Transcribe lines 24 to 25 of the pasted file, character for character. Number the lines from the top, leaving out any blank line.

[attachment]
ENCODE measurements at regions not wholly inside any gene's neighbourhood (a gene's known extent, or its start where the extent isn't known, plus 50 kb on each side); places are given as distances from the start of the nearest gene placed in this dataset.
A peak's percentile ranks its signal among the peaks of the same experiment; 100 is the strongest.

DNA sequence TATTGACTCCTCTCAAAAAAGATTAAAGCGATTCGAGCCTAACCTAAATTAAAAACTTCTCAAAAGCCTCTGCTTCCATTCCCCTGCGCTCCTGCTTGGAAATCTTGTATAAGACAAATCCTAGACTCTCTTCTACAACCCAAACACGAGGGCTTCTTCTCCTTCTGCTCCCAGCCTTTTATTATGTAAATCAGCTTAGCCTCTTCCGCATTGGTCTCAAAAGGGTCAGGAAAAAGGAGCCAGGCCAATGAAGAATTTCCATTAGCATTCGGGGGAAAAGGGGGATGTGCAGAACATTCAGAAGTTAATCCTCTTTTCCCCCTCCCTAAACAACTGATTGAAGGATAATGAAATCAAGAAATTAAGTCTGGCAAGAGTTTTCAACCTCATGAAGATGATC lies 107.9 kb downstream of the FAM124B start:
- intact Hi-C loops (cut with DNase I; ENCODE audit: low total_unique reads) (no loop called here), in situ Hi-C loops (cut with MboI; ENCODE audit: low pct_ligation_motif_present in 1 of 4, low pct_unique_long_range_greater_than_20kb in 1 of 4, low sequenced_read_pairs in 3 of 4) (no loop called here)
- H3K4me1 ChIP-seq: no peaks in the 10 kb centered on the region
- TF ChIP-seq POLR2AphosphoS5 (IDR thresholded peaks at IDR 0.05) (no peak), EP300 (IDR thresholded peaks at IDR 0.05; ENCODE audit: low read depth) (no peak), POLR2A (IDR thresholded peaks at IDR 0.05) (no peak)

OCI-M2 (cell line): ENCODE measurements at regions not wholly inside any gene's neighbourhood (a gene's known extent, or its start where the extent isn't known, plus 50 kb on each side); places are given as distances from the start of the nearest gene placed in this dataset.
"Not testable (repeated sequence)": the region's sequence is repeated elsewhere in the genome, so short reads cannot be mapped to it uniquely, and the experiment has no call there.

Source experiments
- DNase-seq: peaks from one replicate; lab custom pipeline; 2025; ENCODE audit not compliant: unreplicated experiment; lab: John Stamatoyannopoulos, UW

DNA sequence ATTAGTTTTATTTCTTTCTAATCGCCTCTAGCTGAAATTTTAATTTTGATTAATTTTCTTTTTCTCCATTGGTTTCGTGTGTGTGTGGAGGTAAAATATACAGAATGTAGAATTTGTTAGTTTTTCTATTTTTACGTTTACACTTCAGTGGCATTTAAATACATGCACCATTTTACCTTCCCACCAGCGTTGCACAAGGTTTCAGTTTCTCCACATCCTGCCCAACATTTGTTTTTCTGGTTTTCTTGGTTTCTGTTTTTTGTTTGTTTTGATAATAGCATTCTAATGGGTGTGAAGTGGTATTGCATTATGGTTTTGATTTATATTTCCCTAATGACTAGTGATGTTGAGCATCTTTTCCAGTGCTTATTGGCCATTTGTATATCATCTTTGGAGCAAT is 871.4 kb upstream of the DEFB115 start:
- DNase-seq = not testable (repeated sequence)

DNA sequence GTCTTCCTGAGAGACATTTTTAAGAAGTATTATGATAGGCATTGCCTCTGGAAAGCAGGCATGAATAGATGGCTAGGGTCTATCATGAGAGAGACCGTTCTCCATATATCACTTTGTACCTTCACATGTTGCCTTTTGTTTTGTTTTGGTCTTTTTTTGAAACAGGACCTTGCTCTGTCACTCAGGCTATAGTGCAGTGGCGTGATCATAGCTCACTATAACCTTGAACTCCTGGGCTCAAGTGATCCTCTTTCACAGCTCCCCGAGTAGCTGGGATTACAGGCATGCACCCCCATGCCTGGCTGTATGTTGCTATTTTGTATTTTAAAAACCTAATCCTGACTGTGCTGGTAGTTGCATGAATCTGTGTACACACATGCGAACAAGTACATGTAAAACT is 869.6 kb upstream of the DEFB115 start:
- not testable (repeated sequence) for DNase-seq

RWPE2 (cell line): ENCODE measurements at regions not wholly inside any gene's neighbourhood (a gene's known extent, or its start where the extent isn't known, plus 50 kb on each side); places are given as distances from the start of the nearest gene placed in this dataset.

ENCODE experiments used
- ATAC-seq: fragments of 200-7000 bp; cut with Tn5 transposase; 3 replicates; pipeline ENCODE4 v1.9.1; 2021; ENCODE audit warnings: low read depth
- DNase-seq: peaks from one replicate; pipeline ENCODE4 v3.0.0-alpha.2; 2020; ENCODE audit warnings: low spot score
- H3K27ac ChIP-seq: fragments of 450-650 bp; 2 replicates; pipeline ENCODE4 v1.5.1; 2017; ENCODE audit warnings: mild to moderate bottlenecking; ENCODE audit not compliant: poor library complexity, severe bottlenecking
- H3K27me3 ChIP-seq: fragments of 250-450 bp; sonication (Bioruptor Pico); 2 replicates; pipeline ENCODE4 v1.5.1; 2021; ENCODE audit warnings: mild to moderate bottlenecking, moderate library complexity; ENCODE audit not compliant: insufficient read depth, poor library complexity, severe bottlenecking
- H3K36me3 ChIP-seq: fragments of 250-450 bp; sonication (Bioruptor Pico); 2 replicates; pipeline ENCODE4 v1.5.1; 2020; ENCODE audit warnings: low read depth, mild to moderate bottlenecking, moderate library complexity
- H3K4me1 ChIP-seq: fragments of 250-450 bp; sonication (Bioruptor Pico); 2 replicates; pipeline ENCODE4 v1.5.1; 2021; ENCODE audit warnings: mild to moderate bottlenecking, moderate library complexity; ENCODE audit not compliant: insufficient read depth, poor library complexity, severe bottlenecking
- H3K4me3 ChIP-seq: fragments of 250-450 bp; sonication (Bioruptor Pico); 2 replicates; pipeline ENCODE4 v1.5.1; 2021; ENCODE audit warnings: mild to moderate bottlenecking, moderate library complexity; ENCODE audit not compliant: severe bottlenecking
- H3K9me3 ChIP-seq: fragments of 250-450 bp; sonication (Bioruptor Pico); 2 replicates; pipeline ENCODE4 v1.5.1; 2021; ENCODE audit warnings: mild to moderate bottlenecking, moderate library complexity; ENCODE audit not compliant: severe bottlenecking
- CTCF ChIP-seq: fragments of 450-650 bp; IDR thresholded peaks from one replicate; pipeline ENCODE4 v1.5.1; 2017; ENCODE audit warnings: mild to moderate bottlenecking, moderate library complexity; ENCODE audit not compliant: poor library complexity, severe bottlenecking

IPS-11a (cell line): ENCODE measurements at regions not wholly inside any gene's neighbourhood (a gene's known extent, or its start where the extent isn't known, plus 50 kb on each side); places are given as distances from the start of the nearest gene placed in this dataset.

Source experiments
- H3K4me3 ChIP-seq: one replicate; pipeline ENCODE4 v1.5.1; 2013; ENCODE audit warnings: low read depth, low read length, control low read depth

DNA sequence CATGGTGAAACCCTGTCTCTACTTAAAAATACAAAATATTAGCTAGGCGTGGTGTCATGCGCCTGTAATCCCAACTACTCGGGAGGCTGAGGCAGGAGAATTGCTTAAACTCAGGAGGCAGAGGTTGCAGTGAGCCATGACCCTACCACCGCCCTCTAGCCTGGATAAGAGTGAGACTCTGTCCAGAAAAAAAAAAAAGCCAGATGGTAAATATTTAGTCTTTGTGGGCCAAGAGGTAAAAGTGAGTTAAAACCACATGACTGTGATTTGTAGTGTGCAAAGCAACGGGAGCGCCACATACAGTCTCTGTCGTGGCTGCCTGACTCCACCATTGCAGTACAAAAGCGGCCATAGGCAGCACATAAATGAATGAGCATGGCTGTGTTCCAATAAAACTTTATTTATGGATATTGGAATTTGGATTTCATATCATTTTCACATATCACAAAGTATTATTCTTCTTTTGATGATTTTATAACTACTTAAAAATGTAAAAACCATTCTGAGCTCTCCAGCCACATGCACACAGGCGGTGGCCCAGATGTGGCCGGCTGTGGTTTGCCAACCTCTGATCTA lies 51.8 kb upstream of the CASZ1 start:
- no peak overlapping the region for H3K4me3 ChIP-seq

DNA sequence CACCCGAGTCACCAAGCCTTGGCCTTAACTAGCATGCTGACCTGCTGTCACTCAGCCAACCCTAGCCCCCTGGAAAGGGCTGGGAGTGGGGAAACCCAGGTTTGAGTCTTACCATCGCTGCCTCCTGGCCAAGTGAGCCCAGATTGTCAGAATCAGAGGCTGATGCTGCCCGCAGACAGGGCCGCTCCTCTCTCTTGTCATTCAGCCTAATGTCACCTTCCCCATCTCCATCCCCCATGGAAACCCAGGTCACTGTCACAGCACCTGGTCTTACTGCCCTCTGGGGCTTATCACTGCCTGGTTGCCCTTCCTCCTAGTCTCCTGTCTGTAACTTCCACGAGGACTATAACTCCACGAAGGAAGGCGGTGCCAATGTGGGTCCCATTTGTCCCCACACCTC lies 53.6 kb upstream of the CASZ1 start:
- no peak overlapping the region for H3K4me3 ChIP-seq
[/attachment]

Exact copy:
- H3K9me3 ChIP-seq: fragments of 250-450 bp; sonication (Bioruptor Pico); 2 replicates; pipeline ENCODE4 v1.5.1; 2021; ENCODE audit warnings: mild to moderate bottlenecking, moderate library complexity; ENCODE audit not compliant: severe bottlenecking
- CTCF ChIP-seq: fragments of 450-650 bp; IDR thresholded peaks from one replicate; pipeline ENCODE4 v1.5.1; 2017; ENCODE audit warnings: mild to moderate bottlenecking, moderate library complexity; ENCODE audit not compliant: poor library complexity, severe bottlenecking